If your application deals with user accounts, it has to deal with passwords. Storing passwords in plain text would be a bad idea; a data breach could allow an attacker access to every account. The obvious answer is to encrypt the passwords. However, using cryptography without understanding could give you a false sense of security—if you make the inappropriate choice, you could make things easier for an attacker without realizing it. This article will focus on getting you up to speed with the best ways to use cryptography to secure passwords.
When a PHP extension has a memory leak, mysterious crashes can result, forcing users to restart the web server for relief.
As official maintainers of the ibm_db2 and PDO_IBM extensions, we’ve been on a quest to find and eliminate any memory leaks from these popular PHP modules.
With such a comprehensive goal, we needed a strategy. For extensions that have comprehensive test suites we decided that, in addition to reviewing the usual regression tests, why not also use the tests to detect leaks?
What follows is a technical look at how we do it.
With reliable email functionality being one of the top concerns of IBM i PHP users, we’ve made sure that CommunityPlus+ PHP includes everything you need to send email. The PHP mail() function works well, as do components such as Zend\Mail and PHPMailer.
Over the past couple of years, we’ve been hearing from disappointed PHP users that mail() didn’t work in other Community PHP distributions (and some builds of Zend Server). PHP mail() requires an external program that implements the sendmail interface. If your PHP distribution lacked sendmail or equivalent, you might have received a cryptic error message such as:
sh: -t: not found
This article discusses your options for sending email using CommunityPlus+ PHP.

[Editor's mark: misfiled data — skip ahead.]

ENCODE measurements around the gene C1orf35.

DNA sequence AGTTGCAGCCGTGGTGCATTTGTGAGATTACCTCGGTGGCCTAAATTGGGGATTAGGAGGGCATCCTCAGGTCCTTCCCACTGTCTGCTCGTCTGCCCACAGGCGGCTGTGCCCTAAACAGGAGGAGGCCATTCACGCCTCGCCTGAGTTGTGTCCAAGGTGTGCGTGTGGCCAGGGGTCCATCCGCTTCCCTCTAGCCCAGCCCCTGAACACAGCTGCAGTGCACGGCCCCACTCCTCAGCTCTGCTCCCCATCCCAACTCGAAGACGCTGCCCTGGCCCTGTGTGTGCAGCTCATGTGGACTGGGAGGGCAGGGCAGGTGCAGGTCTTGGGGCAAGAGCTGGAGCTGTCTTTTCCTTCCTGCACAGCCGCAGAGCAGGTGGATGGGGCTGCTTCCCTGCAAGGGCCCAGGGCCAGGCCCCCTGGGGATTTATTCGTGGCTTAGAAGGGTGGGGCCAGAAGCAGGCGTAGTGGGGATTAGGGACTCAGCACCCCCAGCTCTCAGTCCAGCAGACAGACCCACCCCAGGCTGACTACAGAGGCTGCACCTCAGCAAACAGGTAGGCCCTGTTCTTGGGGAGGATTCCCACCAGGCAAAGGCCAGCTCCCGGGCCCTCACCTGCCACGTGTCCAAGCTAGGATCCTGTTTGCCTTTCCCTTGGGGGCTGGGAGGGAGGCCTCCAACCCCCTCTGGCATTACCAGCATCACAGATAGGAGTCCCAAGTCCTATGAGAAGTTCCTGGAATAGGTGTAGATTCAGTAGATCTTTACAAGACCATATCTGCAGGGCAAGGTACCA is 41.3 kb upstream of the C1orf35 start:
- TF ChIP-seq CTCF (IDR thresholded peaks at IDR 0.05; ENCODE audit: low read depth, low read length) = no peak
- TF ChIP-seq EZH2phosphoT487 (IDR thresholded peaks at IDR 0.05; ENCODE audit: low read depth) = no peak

Getting Started with MariaDB on IBM i
MySQL and MariaDB have long been databases used in the Linux world for popular web apps in PHP and other languages. The collective development components—Linux, Apache, MySQL and PHP—are often called the LAMP stack. When PHP was released on IBM i in 2006, the combination of IBM i, Apache, MySQL and PHP became known as the iAMP stack.
PHP 8 has been the biggest change to PHP in years. While PHP 8’s JIT compiler gets most of the publicity, more significant to most developers would be PHP 8’s changes that encourage better coding practices. PHP 8 pushes developers to use clearer syntax and is stricter with problematic code.
While the PHP runtime itself has improved, what about extensions such as ibm_db2? What changes do extension developers need to make to adapt to PHP 8? As maintainers of the ibm_db2 and PDO_IBM database extensions, we’ve learned what it takes to make PHP extensions compatible with PHP 8.
I recently caught up with Seiden Group CTO Stephanie Rabbani about the ODBC driver that’s quickly becoming standard for open source and web connections on Db2 for i.
Last week, Perforce announced plans to withdraw Zend Server for IBM i “Basic” by June 2021. Filling the gap is license-free “community” PHP for IBM i, installable in RPM format.
Since last month’s post about free and open PHP on IBM i, we have been helping companies to get started with it.
We’ve seen excellent results with the open PHP package, known as an RPM. Starting with the PHP repository provided by IBM and Zend (Perforce) as a base, we are able to optimize PHP for the needs of each IBM i shop.
Especially appealing to us and our clients: this PHP is 64-bit and leans toward open standards, including ODBC. In exchange for a bit of setup time, you’ll have a system that’s lightweight, flexible, and license-free.
A new flavor of PHP has arrived in IBM i-land. Some call it “free.” Some call it “community.” As described in a recent IT Jungle article, PHP is now available on IBM i as a lean RPM download that does not require Zend Server.
Our friends at IBM and Zend (now Perforce) have packaged a bare-bones PHP edition for customers who want PHP but don’t feel they need to purchase the extra tools of Zend Server.
I’ll share what our open source experts at Seiden Group have learned as we’ve installed and optimized both traditional Zend Server and “open” PHP for our customers.
If recent customer requests for Git training are any indication, this popular, free, open source tool for managing source code is gaining momentum and will soon be mainstream on IBM i.